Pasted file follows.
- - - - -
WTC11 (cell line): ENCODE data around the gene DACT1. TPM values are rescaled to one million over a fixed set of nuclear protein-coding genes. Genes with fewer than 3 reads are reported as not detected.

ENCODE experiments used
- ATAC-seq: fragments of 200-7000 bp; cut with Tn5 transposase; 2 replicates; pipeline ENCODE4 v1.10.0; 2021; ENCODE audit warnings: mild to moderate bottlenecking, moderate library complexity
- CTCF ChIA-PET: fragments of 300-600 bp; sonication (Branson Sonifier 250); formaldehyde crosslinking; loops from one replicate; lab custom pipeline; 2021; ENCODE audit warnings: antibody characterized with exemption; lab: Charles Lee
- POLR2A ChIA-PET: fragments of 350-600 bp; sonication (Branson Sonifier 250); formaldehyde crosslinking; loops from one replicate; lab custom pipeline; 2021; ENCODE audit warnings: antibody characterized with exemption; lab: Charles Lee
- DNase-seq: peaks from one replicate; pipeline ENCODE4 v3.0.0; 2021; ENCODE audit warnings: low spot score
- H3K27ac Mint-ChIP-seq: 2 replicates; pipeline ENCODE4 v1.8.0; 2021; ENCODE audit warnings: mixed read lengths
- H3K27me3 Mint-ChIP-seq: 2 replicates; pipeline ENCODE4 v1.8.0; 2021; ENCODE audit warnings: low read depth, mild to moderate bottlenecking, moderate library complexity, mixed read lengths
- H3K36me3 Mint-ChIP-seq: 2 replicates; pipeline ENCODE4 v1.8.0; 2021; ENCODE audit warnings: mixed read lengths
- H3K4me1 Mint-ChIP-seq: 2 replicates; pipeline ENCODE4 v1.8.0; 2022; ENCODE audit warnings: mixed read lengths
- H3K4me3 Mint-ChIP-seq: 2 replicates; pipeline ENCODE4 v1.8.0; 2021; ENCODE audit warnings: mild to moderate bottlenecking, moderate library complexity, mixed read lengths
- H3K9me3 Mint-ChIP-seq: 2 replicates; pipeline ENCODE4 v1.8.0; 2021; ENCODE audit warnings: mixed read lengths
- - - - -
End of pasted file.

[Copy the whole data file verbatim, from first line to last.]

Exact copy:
WTC11 (cell line): ENCODE data around the gene DACT1. TPM values are rescaled to one million over a fixed set of nuclear protein-coding genes. Genes with fewer than 3 reads are reported as not detected.

ENCODE experiments used
- ATAC-seq: fragments of 200-7000 bp; cut with Tn5 transposase; 2 replicates; pipeline ENCODE4 v1.10.0; 2021; ENCODE audit warnings: mild to moderate bottlenecking, moderate library complexity
- CTCF ChIA-PET: fragments of 300-600 bp; sonication (Branson Sonifier 250); formaldehyde crosslinking; loops from one replicate; lab custom pipeline; 2021; ENCODE audit warnings: antibody characterized with exemption; lab: Charles Lee
- POLR2A ChIA-PET: fragments of 350-600 bp; sonication (Branson Sonifier 250); formaldehyde crosslinking; loops from one replicate; lab custom pipeline; 2021; ENCODE audit warnings: antibody characterized with exemption; lab: Charles Lee
- DNase-seq: peaks from one replicate; pipeline ENCODE4 v3.0.0; 2021; ENCODE audit warnings: low spot score
- H3K27ac Mint-ChIP-seq: 2 replicates; pipeline ENCODE4 v1.8.0; 2021; ENCODE audit warnings: mixed read lengths
- H3K27me3 Mint-ChIP-seq: 2 replicates; pipeline ENCODE4 v1.8.0; 2021; ENCODE audit warnings: low read depth, mild to moderate bottlenecking, moderate library complexity, mixed read lengths
- H3K36me3 Mint-ChIP-seq: 2 replicates; pipeline ENCODE4 v1.8.0; 2021; ENCODE audit warnings: mixed read lengths
- H3K4me1 Mint-ChIP-seq: 2 replicates; pipeline ENCODE4 v1.8.0; 2022; ENCODE audit warnings: mixed read lengths
- H3K4me3 Mint-ChIP-seq: 2 replicates; pipeline ENCODE4 v1.8.0; 2021; ENCODE audit warnings: mild to moderate bottlenecking, moderate library complexity, mixed read lengths
- H3K9me3 Mint-ChIP-seq: 2 replicates; pipeline ENCODE4 v1.8.0; 2021; ENCODE audit warnings: mixed read lengths